foobar on computers, software and the rest of the world


Microsoft's deep-discount strategies for ultra low-cost PCs

, posted: 11-May-2008 07:53

On the heels of the recent discussion about the pricing of the Asus EEE PC with Windows, news reaches us today about a leaked document, which details Microsoft's pricing strategy for ULPC manufacturers. The article is here. Microsoft's normal license fees are so high that they seriously impact the overall pricing of any such system. Thus, GNU/Linux managed to make inroads in that market. Microsoft can't allow that and so they offer Windows XP at steep discounts to those ULPC manufacturers. Sometimes not more than US$16 per copy.

If pricing for software is that 'pliable', I guess it shows very clearly that pricing of software is totally arbitrary, and has no relation to its actual value. The pricing of open source software clearly is much more honest.


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Comment by Jono, on 11-May-2008 12:26

Well, I'd argue that in general the price of software isn't arbitrary - it needs to cover the research, development, marketing [etc] costs.

In this case it would appear to me that $16 does not cover these costs. I'm thinking below cost pricing by a convicted monopoly. When Carter Holt Harvey did a similar thing with Pink Batts the Commerce Commission was all over them. http://www.comcom.govt.nz/MediaCentre/MediaReleases/ArchivedReleases/1999/highcourtfindscarte.aspx


Author's note by foobar, on 11-May-2008 16:36

@Jono: Actually, I would argue that the cost of development for Windows XP has been recovered by Microsoft a long time ago.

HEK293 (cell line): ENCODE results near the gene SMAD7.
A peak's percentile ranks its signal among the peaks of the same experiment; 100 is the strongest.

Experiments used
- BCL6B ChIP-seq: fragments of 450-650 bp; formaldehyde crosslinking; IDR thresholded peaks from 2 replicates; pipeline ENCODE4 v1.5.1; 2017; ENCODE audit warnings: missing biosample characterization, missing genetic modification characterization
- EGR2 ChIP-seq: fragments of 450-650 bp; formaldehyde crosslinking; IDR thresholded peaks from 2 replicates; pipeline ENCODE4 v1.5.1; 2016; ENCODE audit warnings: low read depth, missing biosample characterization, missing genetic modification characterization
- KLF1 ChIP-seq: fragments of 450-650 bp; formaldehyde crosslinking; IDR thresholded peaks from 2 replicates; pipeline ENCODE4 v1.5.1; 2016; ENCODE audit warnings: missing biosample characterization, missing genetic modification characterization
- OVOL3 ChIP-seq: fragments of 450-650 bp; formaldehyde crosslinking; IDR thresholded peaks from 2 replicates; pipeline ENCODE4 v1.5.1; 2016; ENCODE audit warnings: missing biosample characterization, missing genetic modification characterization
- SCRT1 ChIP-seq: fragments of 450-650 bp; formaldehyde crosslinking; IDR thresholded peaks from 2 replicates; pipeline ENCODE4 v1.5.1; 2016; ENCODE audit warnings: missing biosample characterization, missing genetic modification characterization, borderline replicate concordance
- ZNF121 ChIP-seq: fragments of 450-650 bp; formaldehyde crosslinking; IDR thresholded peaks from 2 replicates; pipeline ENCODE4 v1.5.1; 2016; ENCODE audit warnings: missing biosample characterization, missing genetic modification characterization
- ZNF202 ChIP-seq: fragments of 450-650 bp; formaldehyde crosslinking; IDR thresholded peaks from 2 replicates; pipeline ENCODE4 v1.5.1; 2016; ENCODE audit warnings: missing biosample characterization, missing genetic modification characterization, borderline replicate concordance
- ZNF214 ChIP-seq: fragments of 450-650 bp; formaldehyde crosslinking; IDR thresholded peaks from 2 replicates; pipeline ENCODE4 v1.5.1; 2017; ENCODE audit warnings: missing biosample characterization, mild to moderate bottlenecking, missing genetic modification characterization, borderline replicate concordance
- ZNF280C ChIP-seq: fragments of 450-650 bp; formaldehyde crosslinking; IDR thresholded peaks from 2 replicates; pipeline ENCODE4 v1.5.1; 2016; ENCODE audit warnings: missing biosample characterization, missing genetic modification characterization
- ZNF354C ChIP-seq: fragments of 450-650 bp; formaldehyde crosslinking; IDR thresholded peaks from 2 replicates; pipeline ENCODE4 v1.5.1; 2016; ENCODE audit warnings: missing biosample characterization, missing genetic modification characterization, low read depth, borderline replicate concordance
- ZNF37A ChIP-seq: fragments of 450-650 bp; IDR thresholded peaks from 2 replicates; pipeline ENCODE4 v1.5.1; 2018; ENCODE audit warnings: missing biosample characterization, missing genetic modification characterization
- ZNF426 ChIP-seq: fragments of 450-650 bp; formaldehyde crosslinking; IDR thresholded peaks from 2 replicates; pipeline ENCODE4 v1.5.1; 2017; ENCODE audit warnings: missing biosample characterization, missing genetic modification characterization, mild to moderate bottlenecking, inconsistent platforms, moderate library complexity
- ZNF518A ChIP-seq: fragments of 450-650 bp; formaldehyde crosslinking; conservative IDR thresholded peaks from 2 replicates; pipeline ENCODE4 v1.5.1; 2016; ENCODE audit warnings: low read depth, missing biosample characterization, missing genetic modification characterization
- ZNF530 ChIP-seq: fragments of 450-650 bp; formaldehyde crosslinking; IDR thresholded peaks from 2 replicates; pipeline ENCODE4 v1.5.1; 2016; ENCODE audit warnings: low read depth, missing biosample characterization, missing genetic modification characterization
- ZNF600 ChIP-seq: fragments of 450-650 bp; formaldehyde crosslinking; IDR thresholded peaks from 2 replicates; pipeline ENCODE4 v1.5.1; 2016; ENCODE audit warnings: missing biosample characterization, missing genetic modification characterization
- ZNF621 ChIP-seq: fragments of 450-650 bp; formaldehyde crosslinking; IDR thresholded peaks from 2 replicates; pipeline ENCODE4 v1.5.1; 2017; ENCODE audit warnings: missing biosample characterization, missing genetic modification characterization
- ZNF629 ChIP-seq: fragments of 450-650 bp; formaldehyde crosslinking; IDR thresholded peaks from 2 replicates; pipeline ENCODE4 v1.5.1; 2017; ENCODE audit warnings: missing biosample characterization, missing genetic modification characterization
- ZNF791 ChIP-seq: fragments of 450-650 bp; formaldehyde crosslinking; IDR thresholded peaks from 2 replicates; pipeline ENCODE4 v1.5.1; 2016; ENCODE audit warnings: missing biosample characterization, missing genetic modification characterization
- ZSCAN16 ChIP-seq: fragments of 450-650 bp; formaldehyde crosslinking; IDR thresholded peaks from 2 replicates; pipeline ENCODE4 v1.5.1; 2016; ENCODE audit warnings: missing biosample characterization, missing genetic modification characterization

Comment by capricornus, on 12-May-2008 06:18

These are clearly the rules of essential capitalism: create a need. Then provide a paid solution.

But even more essential is to create users that only know WinXP, and keep the above need alive.

And this is sustained by a marketing that makes the consumer believe that no pc can work without WinXP. It completes a circular thinking that microsoft wants to keep very active.

I know better. But 99 other consumers don't. They pay, even only $ 16. They will believe they are better of than the linux-fellows.

They will believe. Believe. Thats it.


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New Zealand


  • Who I am: Software developer and consultant.
  • What I do: System level programming, Linux/Unix. C, C++, Java, Python, and a long time ago even Assembler.
  • What I like: I'm a big fan of free and open source software. I'm Windows-free, running Ubuntu on my laptop. To a somewhat lesser degree, I also follow the SaaS industry.
  • Where I have been: Here and there, all over the place.




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